Replacing the Romantic Plantation: Horton Foote’s Dramatic Engagement from Gone with the Wind (The Musical) to Convicts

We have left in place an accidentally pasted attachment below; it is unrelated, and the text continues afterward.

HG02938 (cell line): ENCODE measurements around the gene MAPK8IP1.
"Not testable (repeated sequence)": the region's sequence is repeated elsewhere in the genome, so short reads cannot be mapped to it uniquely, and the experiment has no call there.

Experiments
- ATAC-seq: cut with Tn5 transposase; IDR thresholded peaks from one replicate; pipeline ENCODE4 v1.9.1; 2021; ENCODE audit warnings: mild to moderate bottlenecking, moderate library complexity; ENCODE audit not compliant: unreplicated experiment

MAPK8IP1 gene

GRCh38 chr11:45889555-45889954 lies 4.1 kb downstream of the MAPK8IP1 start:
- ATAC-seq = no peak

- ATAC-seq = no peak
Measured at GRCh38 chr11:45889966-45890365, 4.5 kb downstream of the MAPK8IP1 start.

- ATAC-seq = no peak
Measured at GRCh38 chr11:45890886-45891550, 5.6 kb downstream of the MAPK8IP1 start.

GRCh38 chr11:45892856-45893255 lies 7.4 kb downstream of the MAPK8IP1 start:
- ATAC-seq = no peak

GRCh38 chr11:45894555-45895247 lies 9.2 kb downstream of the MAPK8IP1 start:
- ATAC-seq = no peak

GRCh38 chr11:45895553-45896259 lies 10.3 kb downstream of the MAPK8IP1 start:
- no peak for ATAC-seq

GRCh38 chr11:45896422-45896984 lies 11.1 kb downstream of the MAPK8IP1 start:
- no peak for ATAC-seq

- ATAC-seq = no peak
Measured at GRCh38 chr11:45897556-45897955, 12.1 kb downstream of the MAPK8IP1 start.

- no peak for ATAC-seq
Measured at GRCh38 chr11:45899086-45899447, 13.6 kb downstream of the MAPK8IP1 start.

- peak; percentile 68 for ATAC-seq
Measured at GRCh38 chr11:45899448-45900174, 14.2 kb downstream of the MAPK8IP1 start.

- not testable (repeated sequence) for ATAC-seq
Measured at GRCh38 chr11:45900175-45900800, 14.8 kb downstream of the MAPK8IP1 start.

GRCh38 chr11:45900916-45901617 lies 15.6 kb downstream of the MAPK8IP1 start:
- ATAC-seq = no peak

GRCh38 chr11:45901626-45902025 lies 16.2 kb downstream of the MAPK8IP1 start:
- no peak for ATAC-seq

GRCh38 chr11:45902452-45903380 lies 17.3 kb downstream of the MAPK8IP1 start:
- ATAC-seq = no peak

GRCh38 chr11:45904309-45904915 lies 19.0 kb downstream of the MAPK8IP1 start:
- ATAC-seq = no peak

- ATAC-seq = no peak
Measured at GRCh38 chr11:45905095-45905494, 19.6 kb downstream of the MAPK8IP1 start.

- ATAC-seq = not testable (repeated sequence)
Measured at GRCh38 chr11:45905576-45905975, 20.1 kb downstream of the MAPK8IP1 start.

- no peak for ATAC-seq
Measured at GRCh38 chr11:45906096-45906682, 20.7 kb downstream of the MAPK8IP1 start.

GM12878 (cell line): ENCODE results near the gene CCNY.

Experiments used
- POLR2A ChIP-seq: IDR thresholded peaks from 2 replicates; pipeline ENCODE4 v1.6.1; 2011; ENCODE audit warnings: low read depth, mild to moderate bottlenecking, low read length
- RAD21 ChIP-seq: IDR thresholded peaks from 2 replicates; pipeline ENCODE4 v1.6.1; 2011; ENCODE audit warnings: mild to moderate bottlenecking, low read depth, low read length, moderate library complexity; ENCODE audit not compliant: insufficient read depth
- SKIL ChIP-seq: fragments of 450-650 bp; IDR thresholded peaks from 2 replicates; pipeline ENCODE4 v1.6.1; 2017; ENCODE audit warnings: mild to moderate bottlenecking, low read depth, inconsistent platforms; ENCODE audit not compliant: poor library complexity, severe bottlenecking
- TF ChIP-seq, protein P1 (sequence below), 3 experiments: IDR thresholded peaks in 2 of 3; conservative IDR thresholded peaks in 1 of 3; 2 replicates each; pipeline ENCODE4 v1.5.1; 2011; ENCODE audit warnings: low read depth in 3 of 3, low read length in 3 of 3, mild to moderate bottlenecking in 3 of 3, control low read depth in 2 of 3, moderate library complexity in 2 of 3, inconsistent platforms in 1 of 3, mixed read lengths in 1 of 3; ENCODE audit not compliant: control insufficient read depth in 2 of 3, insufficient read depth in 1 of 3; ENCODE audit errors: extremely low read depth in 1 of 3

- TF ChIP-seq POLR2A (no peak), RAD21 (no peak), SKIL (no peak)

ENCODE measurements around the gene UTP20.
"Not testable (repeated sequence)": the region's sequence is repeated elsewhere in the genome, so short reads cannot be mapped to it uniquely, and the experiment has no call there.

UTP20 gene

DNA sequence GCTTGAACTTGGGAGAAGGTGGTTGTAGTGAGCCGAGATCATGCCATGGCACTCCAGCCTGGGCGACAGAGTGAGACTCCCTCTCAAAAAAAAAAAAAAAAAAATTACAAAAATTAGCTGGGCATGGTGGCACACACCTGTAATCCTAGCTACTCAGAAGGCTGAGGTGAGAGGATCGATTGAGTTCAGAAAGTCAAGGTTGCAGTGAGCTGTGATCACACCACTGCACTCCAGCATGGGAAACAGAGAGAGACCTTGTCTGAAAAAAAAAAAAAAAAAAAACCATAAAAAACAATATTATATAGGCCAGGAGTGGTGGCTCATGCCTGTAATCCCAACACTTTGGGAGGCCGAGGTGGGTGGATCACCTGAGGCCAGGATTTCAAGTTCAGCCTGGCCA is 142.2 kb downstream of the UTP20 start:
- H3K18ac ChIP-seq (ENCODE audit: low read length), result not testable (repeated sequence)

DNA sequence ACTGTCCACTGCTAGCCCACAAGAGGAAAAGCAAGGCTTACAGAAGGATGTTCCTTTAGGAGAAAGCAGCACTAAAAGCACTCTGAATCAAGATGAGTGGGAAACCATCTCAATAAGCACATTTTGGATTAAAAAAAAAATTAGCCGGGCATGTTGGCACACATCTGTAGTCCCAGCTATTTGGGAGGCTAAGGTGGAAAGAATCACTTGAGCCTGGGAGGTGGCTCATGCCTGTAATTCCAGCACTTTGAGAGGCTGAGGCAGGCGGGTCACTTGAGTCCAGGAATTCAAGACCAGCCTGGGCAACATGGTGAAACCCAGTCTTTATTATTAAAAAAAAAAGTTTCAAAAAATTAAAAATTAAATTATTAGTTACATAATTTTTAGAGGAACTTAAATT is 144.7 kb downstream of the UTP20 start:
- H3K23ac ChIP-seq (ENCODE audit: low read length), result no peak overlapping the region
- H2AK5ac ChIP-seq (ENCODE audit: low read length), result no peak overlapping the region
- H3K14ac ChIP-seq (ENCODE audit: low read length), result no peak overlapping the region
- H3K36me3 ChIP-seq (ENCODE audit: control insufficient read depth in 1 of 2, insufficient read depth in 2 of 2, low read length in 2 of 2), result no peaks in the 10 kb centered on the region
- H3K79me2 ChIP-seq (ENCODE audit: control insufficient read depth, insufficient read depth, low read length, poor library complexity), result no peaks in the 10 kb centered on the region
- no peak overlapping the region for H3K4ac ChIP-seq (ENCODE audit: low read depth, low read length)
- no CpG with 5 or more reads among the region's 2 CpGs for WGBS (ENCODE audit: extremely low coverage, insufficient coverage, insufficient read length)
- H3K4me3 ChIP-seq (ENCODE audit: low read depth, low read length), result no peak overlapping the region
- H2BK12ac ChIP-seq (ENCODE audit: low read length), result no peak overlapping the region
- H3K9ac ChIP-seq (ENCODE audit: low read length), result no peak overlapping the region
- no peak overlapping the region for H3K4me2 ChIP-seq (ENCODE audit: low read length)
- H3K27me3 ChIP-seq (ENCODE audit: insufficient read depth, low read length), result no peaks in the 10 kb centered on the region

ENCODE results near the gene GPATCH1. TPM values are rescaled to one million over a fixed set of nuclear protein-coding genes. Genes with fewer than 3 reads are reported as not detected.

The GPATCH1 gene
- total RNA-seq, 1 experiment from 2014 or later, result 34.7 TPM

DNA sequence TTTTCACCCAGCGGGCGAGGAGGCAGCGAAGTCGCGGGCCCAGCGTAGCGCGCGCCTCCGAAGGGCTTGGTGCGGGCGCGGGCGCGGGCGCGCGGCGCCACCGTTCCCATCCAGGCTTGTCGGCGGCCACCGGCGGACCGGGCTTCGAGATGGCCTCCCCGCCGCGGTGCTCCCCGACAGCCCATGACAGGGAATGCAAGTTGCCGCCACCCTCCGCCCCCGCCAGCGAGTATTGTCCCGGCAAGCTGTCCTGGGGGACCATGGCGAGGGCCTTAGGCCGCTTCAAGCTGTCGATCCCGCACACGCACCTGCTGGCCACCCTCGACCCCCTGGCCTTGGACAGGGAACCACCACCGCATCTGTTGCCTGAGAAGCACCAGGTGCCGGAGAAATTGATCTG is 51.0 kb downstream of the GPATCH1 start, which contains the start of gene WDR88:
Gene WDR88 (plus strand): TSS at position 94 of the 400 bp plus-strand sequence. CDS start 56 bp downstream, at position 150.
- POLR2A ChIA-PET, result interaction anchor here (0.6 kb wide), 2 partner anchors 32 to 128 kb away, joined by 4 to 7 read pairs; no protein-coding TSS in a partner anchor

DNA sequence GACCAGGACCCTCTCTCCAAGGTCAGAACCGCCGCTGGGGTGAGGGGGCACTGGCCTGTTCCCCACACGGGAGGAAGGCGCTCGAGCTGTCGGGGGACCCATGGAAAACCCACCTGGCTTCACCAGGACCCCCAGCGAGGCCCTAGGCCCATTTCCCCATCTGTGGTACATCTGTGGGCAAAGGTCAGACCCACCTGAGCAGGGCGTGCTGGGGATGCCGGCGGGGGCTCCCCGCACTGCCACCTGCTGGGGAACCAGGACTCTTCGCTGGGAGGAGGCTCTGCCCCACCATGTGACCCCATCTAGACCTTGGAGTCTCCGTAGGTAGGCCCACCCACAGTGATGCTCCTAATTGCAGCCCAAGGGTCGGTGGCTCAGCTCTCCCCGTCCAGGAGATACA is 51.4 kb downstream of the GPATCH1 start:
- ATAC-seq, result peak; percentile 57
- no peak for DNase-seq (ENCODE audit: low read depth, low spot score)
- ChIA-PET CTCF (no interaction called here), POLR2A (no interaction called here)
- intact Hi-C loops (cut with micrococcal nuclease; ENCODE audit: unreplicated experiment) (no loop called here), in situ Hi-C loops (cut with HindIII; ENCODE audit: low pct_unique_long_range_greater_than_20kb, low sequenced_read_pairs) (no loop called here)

Harold Rome’s musical version of Gone with the Wind was staged in 1972-3 in London, and, though not financially successful, it had a creditable onstage run. Texas playwright Horton Foote adapted Margaret Mitchell’s very popular novel for this project, bringing with him a solid record of dramatic writing, including the Oscar-winning screenplay for To Kill a Mockingbird. This paper describes Foote’s involvement with this musical production and his own personal situation during this time, showing how this experience contributed to his subsequent accomplishments. He was in fact a distant relative of Harriet Beecher Stowe, whose Uncle Tom’s Cabin affected the South much more violently than any other novel has, and his own descent from a wealthy Texas planter gave him a unique perspective on the burst of British enthusiasm for Confederate culture. Foote’s personal under-standing of the lasting impact of slavery upon his home region conflicted with the Gone with the Wind project’s sentimental vision and motivated him to develop his own dramatic description of the plantation and its unromantic reality in his play Convicts, the second drama of his great nine-play Orphans’ Home Cycle. In this play, the most significant music is that of the legendary blues guitarist Leadbelly. This essay describes the sometimes-ludicrous history of the London show and goes on to explain Foote’s subsequent confrontation of negotiations between his great-great-grandfather ‘Governor’ Albert C. Horton (1798-1865) and Louisa Picquet, a former slave, who strove to purchase her still-enslaved mother from Horton. The outcome of this transaction inspired Foote to create Soll Gautier, the half-crazed plantation owner in Convicts, a savage character no one would associate with moonlight and magnolias.
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